FCC Proposes $1.4M Fine Against ABC Stations for NYPD Blue
Feb. 25, 2003, Episode Included 'Adult Female Nudity'
By John Eggerton -- Broadcasting & Cable, 1/25/2008 2:20:00 PM
While the FCC's ability to crack down on swearing and fleeting images may be in limbo, the Federal Communications Commission flexed its muscles Friday in the nudity department after a long hiatus.
The commission late Friday issued a proposed fine totalling almost $1.4 million against 52 ABC affiliates for airing a Feb. 25, 2003, episode of NYPD Blue that included "adult female nudity," specifically a "small portion of one side of her breasts" and a side view of her buttocks, the FCC said, and another scene of her naked from the back. Rather than the fleeting nudity and profanity decisions currently being challenged in court, the FCC said the scene "dwelled" on the nudity and was l"ingering," as well as "shocking and titillating."
The FCC also pointed out that a young boy--it estimated seven or eight--was also in the scene. The commission said it was aware that other ABC affiliates had aired the show, but would apply the fine only to those markets where complaints had been received and in the central and mountain time zones where the show aired out of the 10 p.m.-6 a.m. harbor for indecent broadcasts.
The fine is the $27,500 maximum (at the time of the airing) for each station. The current maximum fine has been raised more than tenfold to $325,000.
ABC defended the show and said it will fight the fine on behalf of its owned stations cited.
"NYPD Blue, which aired on ABC from 1993-2005, was an Emmy Award-winning drama, broadcast with appropriate parental warnings, as well as V-chip-enabled program ratings from the time such ratings were implemented," ABC said Friday in a statement.
"When the brief scene in question was telecast almost five years ago, this critically acclaimed drama had been on the air for a decade and the realistic nature of its story lines was well known to the viewing public," the network added. "ABC feels strongly that the FCC's finding is inconsistent with prior precedent from the commission, the indecency statute and the First Amendment, and we intend to oppose the proposed fine."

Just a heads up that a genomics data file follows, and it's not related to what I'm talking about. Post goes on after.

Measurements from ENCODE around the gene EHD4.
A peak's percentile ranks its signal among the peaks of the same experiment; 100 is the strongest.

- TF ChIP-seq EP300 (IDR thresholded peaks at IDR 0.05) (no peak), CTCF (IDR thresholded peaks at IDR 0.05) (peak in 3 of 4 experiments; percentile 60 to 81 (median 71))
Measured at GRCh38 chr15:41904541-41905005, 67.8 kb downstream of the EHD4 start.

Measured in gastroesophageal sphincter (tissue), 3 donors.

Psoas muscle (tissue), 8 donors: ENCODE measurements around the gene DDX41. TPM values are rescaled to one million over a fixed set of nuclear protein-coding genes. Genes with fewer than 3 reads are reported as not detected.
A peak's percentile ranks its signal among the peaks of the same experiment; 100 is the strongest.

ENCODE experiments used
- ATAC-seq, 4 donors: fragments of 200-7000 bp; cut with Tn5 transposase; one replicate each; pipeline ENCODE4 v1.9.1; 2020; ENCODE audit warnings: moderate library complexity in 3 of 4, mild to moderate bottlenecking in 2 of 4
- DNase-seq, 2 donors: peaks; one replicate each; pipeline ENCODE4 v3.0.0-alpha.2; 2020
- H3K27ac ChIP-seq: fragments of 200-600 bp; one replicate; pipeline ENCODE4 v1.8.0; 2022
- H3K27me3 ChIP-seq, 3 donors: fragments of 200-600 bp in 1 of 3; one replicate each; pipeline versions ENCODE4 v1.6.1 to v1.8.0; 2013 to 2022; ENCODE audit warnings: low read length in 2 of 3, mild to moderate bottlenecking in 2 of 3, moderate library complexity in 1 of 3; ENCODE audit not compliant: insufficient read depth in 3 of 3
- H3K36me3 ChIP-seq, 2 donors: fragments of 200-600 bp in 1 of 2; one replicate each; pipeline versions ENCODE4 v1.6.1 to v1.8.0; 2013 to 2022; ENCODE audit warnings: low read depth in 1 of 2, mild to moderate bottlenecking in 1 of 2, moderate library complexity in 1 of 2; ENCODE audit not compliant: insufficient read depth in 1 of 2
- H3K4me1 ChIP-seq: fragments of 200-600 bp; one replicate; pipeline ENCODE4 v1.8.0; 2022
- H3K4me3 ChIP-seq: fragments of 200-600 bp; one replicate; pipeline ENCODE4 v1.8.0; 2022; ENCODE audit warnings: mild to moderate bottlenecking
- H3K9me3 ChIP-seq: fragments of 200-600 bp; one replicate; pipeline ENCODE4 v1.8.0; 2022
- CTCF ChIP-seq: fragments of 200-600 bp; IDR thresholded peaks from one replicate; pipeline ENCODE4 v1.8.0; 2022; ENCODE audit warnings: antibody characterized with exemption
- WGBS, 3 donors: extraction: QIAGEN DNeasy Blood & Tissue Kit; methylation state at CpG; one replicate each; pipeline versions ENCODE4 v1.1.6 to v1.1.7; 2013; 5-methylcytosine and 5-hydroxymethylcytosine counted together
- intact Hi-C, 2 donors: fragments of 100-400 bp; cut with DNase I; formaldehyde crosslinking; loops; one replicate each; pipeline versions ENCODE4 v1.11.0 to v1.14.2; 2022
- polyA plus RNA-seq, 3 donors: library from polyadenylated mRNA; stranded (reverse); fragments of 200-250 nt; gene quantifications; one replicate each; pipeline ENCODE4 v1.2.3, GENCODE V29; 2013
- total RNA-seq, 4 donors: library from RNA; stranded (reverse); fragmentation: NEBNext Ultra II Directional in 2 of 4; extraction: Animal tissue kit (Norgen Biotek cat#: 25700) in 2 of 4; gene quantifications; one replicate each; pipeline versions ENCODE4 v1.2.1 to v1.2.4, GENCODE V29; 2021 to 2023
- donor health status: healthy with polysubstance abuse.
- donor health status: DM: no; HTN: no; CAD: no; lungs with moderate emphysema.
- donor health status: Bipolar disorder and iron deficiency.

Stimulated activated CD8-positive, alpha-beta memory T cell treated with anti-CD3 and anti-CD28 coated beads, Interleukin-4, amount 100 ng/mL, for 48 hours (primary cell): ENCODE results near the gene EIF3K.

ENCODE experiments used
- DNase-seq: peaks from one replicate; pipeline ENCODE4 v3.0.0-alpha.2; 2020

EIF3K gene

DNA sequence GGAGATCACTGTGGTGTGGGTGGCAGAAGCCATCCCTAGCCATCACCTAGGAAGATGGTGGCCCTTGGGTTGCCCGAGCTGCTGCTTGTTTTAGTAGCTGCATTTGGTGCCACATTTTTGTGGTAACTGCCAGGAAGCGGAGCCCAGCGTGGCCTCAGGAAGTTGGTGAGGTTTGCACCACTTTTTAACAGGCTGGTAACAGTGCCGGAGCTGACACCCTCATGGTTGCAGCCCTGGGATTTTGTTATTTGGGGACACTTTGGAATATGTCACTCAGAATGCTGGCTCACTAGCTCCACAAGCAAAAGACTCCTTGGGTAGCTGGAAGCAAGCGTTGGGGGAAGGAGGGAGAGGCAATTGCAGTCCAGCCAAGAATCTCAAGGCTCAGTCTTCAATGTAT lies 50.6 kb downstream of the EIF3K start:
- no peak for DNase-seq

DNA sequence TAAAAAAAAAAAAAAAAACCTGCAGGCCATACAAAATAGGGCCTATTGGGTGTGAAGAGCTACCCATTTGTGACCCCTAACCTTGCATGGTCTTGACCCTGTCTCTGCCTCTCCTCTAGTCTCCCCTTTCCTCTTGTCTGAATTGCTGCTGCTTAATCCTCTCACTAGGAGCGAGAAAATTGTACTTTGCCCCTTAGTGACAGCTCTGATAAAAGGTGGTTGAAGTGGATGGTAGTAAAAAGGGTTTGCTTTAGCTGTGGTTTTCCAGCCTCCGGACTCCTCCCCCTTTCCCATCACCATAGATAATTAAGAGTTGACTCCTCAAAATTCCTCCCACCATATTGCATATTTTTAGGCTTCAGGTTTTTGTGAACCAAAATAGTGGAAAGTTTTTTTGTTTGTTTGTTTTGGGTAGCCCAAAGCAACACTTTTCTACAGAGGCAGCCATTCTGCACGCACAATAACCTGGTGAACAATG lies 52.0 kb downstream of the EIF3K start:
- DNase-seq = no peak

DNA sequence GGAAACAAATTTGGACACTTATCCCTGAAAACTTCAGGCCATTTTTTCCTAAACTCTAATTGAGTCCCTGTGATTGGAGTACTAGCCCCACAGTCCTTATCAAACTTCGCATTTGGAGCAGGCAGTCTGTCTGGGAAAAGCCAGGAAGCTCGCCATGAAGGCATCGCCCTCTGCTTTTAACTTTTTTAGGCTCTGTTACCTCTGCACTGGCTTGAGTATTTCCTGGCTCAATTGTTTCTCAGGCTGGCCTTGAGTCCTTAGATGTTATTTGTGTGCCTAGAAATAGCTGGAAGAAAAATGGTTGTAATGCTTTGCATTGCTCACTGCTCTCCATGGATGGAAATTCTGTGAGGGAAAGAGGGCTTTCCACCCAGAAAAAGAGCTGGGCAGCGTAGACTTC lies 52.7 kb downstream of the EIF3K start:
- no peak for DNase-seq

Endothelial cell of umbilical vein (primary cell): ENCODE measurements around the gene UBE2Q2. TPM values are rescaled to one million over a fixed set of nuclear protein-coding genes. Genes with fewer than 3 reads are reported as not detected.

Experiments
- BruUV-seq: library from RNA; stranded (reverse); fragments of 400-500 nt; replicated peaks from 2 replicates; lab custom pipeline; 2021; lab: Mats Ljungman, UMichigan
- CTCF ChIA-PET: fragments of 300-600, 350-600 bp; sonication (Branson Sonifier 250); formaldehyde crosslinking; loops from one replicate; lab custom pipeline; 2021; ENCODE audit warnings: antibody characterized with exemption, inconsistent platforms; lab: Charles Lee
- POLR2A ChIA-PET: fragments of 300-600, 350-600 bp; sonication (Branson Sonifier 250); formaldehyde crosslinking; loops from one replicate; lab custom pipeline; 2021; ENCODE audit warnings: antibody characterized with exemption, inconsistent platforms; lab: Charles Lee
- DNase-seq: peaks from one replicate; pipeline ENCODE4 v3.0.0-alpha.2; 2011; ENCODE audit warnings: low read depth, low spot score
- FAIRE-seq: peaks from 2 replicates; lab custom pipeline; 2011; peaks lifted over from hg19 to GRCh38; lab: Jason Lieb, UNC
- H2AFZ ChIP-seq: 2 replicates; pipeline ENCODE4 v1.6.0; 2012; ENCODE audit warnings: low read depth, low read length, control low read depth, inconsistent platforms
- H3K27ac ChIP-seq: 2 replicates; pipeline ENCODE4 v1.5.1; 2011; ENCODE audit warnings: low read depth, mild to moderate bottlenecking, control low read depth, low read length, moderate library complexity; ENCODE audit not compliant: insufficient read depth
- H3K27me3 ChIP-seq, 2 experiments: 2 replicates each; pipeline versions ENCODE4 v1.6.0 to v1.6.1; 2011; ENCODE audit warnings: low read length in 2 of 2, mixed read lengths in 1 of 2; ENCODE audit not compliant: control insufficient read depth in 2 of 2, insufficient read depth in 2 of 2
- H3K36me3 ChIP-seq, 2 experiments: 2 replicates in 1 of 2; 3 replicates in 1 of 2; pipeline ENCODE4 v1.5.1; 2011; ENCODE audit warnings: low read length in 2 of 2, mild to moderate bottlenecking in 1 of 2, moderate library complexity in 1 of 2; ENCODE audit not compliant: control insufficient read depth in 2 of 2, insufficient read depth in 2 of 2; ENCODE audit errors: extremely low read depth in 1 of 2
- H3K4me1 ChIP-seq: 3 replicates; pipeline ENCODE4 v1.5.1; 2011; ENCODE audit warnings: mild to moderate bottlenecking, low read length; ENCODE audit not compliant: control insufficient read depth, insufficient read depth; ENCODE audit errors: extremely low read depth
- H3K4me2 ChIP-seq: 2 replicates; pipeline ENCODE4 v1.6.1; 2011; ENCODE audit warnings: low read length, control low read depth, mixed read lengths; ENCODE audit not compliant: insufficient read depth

ABC had argued in defending the show that there weren't many complaints filed against it, but the FCC said that did not matter. ABC argued that the buttocks were not a sexual organ. The FCC rejected that, too. ABC argued that the scene was meant to show the difficutly of a single parent dating and that it was not meant to suggest any seduction or titillation of the boy, but the FCC said no dice there, too, saying that the multiple scenes of skin were certainly titillating to viewers.
The FCC also said that ABC's warning that the show contained partial nudity was not sufficient shield since the warning would not work if channel surfers happened on the show after it began, citing Supreme Court precedent for the decision.
Numerous TV station group owners were hit with proposed fines, with the list including Post-Newsweek, Hearst, Young Broadcasting, Citadel, Gray Television, McGraw-Hill, Media General, Nexstar, and Scripps Howard. Hearst appeared to be the hardest hit with six stations cited.
The FCC issued the proposed fine late Friday and asked each licensee to pay up by Feb. 11.
The move came exactly one week before broadcasters are scheduled to weigh in on the FCC's request that the Supreme Court review a lower-court decision slamming the agency's fleeting profanity enforcement and a little over one week before the fourth anniversay of the Janet Jackson/Justin Timberlake Super Bowl reveal.
Before defending its profanity rulings, the FCC reversed a profanity decision against
Anon E Mouse - 1/28/2008 6:14:00 PM EST
I feel the FCC is going a little far with this. This was over 4 years ago, and when are we as Americans, going to stop being so stuffy in regard to a brief piece of nudity. If this is the case and we are going to allow this, than all art museums should be closed down for showing the works of Picasso and Rembrandt. We are so uptight about an expression of ART. That is exactly what television is, it is a form of art. They were not showing elusive scenes with full on penetration shots, it was a side view of a womans breast, and her hind side.... BIG DEAL!!! We need to wake up America!!! Stop being so closed minded.
Shawn Sennett - 1/28/2008 12:23:00 PM EST
Why can't the FCC and the American public learn that if you don't like a show, change the channel? If parents cannot control what there kids are watching then that is the parents problem not television networks and not the Federal Government's.
Over a million dollars in fines for a little skin here and there? Give me a break, I could get more of a show at any beach in the country.
If people don't want to see then they should not watch, it's as simple as that.
Loren Bray - 1/28/2008 12:13:00 PM EST
This is just plain ridicilus.
A little nudity... It doesn't harm anyone.
It's the heavy amount of blood and gore, that you should monitor. Geeees...
Mikael Lindberg - 1/28/2008 6:53:00 AM EST
What is the FCC afraid of? So they showed a partially naked woman. What is the big deal? There is nothing detrimental about a child seeing naked person. It will not scar them or cause them to think thoughts they wouldn't normally think. I don't understand what Americans have against the idea of a naked body. This country is entirely too censored and is obessesed with sheltering their children from things that are perfectly natural.
Emily - 1/26/2008 10:50:00 PM EST
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